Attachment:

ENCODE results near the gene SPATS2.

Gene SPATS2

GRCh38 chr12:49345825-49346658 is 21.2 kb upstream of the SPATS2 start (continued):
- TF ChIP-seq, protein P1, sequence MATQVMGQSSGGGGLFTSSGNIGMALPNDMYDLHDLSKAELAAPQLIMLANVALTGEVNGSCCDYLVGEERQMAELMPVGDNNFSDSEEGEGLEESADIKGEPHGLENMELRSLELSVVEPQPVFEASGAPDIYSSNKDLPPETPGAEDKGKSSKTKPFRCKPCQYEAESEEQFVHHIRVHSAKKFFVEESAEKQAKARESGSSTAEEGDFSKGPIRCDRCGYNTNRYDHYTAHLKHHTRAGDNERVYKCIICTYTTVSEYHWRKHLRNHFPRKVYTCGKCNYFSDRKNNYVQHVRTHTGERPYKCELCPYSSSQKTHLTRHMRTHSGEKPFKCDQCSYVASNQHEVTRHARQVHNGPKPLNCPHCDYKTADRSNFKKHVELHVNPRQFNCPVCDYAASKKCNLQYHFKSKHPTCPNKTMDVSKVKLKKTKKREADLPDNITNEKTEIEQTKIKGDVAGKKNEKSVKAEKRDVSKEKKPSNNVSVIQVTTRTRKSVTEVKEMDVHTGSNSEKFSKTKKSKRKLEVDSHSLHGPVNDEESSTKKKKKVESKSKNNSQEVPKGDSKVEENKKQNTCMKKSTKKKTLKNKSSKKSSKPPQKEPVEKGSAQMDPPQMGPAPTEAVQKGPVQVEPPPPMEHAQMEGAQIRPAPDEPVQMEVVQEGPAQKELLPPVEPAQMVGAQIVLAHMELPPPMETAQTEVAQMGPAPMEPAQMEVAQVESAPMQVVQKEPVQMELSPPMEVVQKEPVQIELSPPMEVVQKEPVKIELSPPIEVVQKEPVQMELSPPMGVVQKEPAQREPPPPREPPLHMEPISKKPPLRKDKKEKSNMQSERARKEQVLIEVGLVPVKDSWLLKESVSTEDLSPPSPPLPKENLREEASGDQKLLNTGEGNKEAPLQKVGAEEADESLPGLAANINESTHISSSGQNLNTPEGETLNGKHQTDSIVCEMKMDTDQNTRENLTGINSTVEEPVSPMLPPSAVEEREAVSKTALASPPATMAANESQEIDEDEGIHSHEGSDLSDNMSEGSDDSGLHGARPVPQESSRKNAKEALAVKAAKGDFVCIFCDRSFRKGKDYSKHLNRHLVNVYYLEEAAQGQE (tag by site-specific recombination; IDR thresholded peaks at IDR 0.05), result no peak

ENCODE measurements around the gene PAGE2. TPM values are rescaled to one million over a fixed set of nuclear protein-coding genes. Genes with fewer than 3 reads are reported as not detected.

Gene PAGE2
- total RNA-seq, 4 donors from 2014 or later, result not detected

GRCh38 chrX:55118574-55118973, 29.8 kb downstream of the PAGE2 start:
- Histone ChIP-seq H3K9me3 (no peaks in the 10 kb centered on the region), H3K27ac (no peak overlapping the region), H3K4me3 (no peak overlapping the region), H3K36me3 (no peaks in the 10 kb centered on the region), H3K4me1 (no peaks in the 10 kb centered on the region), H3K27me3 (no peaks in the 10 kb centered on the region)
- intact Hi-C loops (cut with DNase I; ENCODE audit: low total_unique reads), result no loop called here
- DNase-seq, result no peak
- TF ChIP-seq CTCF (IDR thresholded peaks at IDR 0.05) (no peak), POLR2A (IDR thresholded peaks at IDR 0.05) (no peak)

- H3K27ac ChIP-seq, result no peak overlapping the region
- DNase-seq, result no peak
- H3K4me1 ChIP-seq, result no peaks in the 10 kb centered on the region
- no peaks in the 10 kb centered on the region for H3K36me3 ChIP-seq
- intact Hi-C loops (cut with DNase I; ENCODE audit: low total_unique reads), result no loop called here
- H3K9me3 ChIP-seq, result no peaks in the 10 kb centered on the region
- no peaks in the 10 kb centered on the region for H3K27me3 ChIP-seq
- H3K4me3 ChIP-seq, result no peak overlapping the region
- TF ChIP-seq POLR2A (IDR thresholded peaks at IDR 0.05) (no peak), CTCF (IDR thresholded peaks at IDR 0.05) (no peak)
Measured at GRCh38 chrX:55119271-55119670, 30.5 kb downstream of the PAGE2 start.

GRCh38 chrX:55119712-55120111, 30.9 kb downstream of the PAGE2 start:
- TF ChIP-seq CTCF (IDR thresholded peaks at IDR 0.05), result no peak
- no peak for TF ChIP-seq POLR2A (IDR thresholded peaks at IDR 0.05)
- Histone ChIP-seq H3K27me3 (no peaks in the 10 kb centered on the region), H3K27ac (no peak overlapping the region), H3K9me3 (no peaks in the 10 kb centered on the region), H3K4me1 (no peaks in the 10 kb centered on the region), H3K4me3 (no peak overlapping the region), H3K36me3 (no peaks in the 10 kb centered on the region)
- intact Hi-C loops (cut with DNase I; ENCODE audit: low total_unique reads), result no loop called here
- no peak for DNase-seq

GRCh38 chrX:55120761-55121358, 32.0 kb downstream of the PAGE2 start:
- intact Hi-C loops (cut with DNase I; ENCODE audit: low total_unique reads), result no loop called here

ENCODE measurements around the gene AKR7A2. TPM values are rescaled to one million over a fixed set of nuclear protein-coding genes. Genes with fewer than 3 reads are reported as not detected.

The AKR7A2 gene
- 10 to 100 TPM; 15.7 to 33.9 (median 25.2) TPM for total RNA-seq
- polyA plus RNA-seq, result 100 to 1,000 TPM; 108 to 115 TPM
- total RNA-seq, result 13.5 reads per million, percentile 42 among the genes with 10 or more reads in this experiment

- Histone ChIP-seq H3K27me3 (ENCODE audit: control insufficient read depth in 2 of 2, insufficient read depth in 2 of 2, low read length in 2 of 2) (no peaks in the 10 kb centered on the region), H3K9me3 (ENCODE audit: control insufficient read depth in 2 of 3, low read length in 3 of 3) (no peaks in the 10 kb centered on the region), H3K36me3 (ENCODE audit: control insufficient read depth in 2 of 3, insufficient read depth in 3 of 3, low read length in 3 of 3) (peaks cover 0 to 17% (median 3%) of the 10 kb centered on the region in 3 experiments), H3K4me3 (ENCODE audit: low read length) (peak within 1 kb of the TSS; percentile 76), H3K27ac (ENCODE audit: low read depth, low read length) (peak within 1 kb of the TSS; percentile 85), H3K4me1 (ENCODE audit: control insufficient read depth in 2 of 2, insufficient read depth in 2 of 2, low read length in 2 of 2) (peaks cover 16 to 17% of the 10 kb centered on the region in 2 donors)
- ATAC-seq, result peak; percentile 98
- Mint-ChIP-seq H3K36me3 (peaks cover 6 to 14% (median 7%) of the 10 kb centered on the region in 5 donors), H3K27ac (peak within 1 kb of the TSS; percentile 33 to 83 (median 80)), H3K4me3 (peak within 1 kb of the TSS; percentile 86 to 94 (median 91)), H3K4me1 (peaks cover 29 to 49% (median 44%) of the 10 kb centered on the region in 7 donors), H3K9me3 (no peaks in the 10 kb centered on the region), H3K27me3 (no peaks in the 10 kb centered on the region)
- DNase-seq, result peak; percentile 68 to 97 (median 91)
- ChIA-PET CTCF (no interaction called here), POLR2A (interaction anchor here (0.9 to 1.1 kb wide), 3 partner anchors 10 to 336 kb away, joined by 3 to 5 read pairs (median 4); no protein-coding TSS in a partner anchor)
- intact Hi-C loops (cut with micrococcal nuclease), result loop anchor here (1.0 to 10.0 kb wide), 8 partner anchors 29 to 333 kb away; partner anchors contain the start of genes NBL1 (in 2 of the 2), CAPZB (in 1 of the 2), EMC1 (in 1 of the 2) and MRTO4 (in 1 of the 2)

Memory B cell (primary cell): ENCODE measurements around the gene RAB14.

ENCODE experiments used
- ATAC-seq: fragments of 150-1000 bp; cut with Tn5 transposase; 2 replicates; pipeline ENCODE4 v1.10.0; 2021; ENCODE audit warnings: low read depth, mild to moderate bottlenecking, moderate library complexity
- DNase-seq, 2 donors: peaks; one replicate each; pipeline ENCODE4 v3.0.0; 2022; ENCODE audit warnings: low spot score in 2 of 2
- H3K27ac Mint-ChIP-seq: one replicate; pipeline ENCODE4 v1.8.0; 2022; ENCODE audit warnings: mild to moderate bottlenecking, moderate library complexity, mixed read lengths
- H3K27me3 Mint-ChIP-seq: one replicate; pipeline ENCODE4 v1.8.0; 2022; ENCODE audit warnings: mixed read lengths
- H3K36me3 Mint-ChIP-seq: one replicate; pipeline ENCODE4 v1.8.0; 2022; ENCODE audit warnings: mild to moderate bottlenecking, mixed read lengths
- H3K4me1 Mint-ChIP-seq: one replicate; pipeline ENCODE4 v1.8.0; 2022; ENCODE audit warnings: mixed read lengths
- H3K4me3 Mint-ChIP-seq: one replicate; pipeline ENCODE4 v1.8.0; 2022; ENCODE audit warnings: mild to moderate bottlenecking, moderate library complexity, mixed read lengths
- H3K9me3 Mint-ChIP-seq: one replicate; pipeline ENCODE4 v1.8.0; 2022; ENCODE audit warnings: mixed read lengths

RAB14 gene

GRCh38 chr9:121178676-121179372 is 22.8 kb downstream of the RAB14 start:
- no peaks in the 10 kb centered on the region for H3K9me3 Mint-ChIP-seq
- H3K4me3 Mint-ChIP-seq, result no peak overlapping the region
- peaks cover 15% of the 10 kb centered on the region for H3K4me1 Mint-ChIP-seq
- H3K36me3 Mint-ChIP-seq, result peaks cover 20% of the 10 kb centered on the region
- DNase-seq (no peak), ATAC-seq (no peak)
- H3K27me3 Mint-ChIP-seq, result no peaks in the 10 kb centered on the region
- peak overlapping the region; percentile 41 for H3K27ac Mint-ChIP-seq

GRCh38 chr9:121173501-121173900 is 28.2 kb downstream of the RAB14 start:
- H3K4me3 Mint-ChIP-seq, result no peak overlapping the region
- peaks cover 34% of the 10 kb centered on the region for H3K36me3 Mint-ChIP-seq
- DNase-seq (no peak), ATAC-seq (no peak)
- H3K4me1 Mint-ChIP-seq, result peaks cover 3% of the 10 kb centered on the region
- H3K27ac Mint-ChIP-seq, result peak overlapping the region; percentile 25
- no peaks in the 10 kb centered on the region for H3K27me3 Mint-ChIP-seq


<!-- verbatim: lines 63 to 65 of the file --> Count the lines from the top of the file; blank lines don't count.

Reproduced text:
- peaks cover 34% of the 10 kb centered on the region for H3K36me3 Mint-ChIP-seq
- DNase-seq (no peak), ATAC-seq (no peak)
- H3K4me1 Mint-ChIP-seq, result peaks cover 3% of the 10 kb centered on the region